4. From ‘Neighbourhoods’ to ‘Host language’, the carets pointing down on the right hand side are out of alignment, and even though there could be a reason for such a choice, there’s a certain ambiguity as to whether they refer to the item on the right or to the whole category. Wouldn’t it be better to position them next to the labels?
  5. The text box on ‘Keywords’ does not align with any other element on that page.
  6. The ‘Show listings’ button is so massive that it doesn’t even look like a button, it actually scares me a bit.


Here is another screenshot that includes the map, taken during a different session on a different day. Some more points here:

  1. The buttons to zoom in/zoom out on the map are really small.
  2. No currency displayed on price range, and again, unclear “Price range” label.
  3. The ‘Options’ section features a really flashy indent overseeing a variety of picturesque font colours, and post-atomic, genetically-modified check boxes.

Want some more interaction? A small and cute help overlay opens when you click on the small question mark, but the pointer is displaced quite a bit from the icon:

By the way, you might have noticed that the currency was displayed in one of the two versions and not in the other. I wonder if this is because they were playing the multi-variance game to decide if designers should include the currency?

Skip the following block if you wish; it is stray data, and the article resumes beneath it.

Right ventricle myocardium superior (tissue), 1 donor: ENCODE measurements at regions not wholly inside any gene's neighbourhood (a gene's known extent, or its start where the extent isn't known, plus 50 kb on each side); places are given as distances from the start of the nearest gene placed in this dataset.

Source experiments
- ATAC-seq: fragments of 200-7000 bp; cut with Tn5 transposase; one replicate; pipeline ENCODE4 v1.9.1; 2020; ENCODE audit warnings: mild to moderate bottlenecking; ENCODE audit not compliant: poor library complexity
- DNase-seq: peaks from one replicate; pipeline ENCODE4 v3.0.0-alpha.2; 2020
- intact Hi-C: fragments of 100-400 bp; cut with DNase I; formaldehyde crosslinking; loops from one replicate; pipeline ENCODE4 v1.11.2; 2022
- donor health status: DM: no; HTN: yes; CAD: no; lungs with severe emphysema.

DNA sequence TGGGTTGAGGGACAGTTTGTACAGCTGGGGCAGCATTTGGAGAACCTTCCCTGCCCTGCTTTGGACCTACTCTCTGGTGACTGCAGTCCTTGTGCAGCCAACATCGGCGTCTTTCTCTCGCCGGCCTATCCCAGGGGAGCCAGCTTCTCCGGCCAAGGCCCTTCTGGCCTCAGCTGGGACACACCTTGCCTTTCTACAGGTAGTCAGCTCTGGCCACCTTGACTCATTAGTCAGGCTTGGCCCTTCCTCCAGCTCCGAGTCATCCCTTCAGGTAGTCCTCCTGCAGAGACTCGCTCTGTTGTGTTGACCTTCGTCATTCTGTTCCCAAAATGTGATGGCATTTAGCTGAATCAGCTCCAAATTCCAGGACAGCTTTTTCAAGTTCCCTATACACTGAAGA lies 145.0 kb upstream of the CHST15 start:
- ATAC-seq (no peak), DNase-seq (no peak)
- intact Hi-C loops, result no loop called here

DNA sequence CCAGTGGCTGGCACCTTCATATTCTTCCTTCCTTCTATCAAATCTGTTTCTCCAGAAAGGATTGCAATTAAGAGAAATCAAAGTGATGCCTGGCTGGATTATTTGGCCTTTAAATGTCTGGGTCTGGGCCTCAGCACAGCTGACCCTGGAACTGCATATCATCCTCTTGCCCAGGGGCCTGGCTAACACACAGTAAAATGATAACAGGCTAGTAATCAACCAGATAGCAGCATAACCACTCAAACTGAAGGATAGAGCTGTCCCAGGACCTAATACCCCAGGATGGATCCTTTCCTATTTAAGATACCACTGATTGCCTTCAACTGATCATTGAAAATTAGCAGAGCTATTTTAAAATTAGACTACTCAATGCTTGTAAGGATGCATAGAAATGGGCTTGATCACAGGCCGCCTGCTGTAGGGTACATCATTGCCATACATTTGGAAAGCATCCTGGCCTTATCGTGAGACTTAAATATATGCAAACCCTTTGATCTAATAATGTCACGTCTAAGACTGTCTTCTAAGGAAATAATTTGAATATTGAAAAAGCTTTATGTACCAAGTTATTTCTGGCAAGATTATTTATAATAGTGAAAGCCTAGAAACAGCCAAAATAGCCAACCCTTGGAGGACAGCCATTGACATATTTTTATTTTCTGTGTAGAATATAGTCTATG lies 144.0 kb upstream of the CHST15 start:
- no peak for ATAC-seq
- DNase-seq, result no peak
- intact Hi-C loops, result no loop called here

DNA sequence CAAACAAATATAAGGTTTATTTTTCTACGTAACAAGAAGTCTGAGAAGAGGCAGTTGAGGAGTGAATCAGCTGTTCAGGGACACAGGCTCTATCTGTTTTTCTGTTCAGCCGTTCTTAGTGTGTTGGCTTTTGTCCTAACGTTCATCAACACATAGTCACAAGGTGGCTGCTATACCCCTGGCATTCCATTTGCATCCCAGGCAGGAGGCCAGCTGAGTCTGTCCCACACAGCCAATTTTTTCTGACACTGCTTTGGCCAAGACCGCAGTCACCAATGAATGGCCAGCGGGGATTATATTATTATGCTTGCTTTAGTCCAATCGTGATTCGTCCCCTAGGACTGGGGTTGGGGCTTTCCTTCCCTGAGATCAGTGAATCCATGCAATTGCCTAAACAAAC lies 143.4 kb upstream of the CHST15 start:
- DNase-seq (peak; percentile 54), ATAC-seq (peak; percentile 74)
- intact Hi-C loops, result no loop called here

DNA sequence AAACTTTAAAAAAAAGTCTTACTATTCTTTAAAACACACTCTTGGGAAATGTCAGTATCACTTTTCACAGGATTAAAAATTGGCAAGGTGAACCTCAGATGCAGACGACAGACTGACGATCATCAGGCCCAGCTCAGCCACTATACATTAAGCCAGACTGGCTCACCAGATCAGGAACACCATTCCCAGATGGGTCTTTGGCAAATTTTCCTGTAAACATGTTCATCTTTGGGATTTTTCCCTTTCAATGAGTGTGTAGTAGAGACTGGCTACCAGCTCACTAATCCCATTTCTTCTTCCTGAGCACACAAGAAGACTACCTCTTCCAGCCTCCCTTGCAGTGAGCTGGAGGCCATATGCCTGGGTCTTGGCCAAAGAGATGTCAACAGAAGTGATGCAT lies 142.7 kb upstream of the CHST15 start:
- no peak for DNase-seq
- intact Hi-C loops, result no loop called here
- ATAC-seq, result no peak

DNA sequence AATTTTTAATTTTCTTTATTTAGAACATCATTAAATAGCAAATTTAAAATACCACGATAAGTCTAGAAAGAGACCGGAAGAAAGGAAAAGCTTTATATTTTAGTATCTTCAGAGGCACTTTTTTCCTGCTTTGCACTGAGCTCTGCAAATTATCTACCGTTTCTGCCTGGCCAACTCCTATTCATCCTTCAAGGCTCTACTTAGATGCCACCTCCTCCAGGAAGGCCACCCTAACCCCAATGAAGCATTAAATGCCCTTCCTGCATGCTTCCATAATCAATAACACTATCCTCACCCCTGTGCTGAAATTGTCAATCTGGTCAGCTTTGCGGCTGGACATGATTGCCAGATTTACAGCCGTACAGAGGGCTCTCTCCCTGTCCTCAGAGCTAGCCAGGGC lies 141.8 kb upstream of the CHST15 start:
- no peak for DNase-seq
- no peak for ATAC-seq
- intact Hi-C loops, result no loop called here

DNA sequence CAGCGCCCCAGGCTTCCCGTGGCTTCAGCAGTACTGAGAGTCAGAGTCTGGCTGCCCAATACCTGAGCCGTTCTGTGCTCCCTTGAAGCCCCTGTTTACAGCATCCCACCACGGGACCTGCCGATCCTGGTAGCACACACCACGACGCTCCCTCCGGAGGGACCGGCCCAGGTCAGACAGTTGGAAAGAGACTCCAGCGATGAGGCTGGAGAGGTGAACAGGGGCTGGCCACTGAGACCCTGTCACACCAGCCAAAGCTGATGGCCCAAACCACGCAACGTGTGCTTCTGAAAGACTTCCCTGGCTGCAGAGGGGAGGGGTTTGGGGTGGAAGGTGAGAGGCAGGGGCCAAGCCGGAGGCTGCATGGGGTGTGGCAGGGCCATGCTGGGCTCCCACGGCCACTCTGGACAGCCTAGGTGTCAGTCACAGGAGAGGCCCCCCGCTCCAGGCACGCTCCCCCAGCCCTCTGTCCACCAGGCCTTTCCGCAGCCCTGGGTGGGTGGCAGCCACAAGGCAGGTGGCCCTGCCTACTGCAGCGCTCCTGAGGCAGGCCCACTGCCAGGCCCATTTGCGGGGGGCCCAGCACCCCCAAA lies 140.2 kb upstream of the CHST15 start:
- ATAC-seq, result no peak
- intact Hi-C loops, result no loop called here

Price filter showing currency (and displacement of pin and number).

I had a similar issue when Google was testing two variations of search results pages on Google Images, and until they finally opted for the version where images open as inlays instead of new pages, it was a real pain if you happened to fall under the wrong user group.

The point here (despite the fact that they seem to have done a very good job with rebranding and the emotional impact of the site is quite effective) is there are so many issues that could have been addressed by just paying attention to detail, as you would expect from a site with millions of visitors. Visual design in particular requires being fastidious about the choices that are made. Alright is just not alright. You can’t limit yourself to dropping graphic assets into that slick and modern collection of widgets that you call GUI.

Let’s carry on with Airbnb. It’s hard to believe, but there is no way to sort the results. I suspect they must have done it for strategic reasons, but from a design perspective, this does not make sense to me, and I am sure that thousands if not millions of users have been swearing out loud because of this.

The old style pagination is one more burden to explore results and get what you want. Despite the fact that there’s plenty of space available, at least on my screen, if I want to jump to page number 5 I can’t, but hey, I can jump directly to page 56! And why would I ever do that, considering the listing seems to be totally random, with prices shuffling up and down without a criteria?

Conclusions, and a few notes

Designers should have the authority to lead decisions about how an interface should work and what it should look like, without a need to prove that what they say is right or wrong every time there is disagreement in the team. They are supposed to have the experience and knowledge to make the right choices.
Usability metrics, multi-variance testing and usability testing should all be adopted with great care. Continuous testing can be useful in many ways, but it should not replace informed design decisions.